BRGM is the result of two centuries of pioneering geological exploration and administrative developments. Although the first attempt at a geological survey map was made in 1746, it was not until 1868 that growing interest in extending our knowledge of the sub-surface and in its representation, led to the creation of the French geological mapping service. BRGM's direct predecessors were then set up from the Second World War onwards, before merging in 1959.
Although this was a rudimentary project, undertaken by Jean-Étienne Guettard, it marked the beginning of geological mapping in France. In 1746, this medical doctor, botanist and mineralogist published A mineralogical survey and map of the type and location of terrain underlying France and England. The legend on the map identifies three more or less concentric bands, stretching from the Paris basin to the south-east of England, as containing sand, marl or slate.
Geological survey maps improved significantly at the beginning of the 19th century. In 1816, Jean-Baptiste Julien d'Omalius d'Halloy made the Sketch of a geological map of the Paris basin and some neighbouring regions, at a scale of 1:800,000. In 1841, two young mining engineers, Armand Dufrenoy and Léonce Elie de Beaumont, produced the Geological Map of France, at a scale of 1:500,000, after ten years of work and 80,000 km of travelling on foot.
The French geological mapping service
The 1867 Universal Exhibition, held in Paris, gave a real boost to the representation of the sub-surface: it presented 67 geological maps covering a vast area between Normandy and the Loire at a scale of 1:80,000. Following the success of this impressive wall panel and the recommendations of the Mining Administration, Napoleon III signed a decree on 1st October 1868 stipulating that "the detailed geological map of France would be produced at the State's expense" and that "a special organisation would be set up to do this". Thus was created the French geological mapping service, headed by Léonce Elie de Beaumont.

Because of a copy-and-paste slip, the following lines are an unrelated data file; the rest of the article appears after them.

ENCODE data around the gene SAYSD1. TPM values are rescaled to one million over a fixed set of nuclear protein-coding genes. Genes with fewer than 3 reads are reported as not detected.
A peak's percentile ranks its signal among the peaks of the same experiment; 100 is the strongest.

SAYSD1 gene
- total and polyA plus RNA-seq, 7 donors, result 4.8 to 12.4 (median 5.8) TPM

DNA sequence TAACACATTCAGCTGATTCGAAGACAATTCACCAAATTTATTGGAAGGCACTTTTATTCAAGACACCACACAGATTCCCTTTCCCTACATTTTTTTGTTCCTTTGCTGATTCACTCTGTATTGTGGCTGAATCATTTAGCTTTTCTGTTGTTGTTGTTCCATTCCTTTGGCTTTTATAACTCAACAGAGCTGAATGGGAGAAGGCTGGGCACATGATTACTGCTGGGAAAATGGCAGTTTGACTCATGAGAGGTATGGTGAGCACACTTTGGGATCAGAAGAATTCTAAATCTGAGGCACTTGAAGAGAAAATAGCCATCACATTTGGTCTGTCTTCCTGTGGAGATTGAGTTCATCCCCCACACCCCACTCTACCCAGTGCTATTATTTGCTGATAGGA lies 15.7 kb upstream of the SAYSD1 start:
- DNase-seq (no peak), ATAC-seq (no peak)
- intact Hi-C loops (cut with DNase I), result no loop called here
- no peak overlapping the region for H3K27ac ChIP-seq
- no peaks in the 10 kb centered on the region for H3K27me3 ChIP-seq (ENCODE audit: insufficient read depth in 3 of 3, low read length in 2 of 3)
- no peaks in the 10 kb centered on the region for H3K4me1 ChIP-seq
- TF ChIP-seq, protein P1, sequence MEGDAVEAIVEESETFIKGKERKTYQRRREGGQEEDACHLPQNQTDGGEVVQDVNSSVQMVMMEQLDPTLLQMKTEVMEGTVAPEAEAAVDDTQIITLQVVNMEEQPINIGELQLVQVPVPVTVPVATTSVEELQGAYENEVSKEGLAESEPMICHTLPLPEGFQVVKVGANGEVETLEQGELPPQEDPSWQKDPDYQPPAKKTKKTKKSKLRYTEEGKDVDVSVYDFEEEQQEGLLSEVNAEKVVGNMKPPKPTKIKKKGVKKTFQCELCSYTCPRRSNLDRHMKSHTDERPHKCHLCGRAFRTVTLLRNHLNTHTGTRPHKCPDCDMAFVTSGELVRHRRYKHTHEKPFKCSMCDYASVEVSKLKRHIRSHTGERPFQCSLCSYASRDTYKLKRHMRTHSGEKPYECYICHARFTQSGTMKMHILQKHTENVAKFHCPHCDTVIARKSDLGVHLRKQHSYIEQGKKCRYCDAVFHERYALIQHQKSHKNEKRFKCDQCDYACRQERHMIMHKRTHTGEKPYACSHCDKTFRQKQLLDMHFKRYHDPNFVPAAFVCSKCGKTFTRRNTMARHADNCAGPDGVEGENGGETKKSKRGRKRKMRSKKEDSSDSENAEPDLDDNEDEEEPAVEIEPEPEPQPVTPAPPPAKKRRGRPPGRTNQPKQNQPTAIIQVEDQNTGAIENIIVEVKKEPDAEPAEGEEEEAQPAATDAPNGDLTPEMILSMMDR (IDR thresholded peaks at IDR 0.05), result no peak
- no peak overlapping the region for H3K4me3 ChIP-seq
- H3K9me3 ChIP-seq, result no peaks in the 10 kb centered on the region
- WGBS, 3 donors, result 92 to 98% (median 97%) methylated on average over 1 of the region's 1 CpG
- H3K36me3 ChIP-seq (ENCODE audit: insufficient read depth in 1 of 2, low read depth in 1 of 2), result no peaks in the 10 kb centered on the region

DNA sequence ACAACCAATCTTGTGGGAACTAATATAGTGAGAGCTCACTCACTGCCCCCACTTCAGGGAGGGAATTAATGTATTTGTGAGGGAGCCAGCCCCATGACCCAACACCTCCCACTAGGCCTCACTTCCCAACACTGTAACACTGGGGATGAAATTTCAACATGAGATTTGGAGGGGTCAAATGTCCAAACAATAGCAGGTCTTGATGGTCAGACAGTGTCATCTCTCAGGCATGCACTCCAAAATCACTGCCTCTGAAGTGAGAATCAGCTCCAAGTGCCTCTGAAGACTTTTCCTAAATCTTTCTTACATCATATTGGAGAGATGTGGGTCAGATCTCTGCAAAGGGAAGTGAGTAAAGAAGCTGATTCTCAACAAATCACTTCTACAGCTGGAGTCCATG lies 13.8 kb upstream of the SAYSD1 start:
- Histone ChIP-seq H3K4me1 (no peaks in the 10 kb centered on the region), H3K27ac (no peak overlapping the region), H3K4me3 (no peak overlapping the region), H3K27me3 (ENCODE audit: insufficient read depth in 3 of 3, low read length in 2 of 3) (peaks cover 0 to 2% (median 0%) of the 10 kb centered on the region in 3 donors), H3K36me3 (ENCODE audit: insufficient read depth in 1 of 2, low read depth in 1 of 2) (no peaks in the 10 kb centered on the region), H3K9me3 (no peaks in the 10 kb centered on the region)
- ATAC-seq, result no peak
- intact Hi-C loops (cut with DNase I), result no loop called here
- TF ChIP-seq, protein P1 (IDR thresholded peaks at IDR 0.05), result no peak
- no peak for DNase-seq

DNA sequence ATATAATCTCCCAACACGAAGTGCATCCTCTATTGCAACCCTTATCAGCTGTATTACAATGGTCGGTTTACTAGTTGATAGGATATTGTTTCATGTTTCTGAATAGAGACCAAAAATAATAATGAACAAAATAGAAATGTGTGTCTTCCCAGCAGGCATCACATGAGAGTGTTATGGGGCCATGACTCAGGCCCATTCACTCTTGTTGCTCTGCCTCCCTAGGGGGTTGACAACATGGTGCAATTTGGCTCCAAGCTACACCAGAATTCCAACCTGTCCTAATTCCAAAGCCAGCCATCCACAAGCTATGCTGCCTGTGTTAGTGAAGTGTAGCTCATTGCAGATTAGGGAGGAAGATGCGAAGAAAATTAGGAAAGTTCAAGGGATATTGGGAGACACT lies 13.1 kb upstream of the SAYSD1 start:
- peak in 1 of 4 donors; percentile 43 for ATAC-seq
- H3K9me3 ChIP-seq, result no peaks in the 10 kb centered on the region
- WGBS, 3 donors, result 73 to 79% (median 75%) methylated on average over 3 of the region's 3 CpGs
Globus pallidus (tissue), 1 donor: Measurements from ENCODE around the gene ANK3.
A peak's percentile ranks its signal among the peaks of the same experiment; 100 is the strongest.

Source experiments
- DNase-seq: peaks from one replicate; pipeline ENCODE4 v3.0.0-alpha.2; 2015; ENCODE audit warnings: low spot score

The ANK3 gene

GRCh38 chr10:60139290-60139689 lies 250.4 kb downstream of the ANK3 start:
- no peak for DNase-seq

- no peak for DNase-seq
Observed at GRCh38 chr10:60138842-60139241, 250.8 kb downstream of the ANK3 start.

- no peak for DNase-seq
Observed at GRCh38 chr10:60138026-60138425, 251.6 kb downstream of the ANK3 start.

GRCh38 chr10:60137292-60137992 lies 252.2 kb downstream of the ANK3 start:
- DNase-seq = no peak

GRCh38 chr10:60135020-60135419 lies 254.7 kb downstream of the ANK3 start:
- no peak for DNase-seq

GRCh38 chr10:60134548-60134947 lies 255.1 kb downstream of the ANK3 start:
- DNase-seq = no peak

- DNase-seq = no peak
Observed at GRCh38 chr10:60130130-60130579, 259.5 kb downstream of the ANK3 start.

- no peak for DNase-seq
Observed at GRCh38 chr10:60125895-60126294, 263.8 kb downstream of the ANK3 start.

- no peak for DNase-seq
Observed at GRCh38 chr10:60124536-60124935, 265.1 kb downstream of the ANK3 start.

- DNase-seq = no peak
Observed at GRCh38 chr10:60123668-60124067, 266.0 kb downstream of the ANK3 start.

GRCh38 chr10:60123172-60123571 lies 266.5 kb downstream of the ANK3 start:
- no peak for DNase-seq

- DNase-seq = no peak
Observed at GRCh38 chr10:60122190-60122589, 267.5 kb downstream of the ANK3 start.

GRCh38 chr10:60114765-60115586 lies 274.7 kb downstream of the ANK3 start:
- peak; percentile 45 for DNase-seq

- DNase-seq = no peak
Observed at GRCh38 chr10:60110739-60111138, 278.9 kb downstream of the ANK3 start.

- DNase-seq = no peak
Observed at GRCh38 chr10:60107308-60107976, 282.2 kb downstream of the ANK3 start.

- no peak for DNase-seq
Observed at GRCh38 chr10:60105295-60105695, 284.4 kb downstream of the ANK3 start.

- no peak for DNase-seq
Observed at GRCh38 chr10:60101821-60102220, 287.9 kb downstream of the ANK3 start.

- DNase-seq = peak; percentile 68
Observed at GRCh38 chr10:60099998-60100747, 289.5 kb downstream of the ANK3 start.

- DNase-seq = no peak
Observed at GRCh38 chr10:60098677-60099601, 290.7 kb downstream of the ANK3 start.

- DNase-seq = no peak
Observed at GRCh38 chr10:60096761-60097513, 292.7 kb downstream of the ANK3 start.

Between the two world wars, Edmond Friedel, a mining engineer, campaigned for the creation of an organisation to archive sub-surface data: the French geological and geophysical bureau (BRGG) opened in 1941 under his supervision. In 1953, it was replaced by the Bureau for geological, geophysical and mining research in mainland France (BRGGM), an industrial and commercial public institution that took over its geological and geophysical research role as well as the collection, archiving and dissemination to the public of documentation on sub-surface geology. The BRGGM was also authorised to acquire the mining rights necessary for its prospecting and exploitation activities and to invest as a shareholder in mining companies.
Mining offices at BRGM
Meanwhile, France acquired mining offices in Algeria (BRMA) and overseas (Bumifom) in 1948, then in French Guiana (BMG) the following year. A major organisation covering the former French West Africa (AOF) and French Equatorial Africa (AEF) but also Madagascar and New Caledonia, Bumifom's know-how was gradually expanding and its workforce counted 2,173 employees at its peak in 1958.
That year marked a turning point in the national, European and international contexts. To adapt to this new world order, the geological research and mineral prospecting organisations were merged into a new public institution, including Bumifom, BRGGM, BRMA and BMG: the geological and mining research bureau (Bureau de recherches géologiques et minières - BRGM) was officially founded on 23 October 1959.